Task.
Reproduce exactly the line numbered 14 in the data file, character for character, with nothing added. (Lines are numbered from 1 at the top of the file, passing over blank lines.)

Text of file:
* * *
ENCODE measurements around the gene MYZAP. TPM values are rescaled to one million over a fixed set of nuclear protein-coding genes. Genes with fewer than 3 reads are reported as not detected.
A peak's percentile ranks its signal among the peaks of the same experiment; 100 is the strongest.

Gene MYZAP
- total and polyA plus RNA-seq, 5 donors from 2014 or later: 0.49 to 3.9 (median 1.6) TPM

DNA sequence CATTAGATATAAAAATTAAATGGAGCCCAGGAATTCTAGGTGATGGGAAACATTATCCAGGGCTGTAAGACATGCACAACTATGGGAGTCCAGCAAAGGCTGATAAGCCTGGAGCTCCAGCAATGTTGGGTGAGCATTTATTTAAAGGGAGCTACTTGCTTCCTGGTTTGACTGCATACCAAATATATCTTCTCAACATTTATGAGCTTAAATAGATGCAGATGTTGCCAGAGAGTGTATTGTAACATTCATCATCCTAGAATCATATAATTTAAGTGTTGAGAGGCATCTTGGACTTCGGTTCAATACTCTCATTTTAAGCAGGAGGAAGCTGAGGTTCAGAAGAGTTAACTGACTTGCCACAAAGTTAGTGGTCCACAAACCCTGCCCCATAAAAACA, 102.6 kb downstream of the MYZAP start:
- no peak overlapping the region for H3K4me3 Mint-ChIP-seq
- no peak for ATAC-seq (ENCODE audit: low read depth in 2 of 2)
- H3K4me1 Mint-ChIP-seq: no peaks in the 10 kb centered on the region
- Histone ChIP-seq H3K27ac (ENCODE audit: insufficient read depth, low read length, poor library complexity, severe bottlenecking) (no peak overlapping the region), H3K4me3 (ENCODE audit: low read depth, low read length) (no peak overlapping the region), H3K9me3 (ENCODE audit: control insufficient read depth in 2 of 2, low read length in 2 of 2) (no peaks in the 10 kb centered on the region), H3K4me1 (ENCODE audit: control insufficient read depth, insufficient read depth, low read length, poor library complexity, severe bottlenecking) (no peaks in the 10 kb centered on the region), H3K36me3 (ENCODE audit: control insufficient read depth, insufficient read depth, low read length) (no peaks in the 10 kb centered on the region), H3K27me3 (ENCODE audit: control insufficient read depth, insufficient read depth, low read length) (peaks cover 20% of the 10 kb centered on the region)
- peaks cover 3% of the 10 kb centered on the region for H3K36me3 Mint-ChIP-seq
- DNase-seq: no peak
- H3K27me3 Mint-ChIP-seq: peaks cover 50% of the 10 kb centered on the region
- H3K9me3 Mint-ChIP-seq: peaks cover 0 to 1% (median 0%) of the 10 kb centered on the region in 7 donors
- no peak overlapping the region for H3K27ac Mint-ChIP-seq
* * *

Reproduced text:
- no peak overlapping the region for H3K27ac Mint-ChIP-seq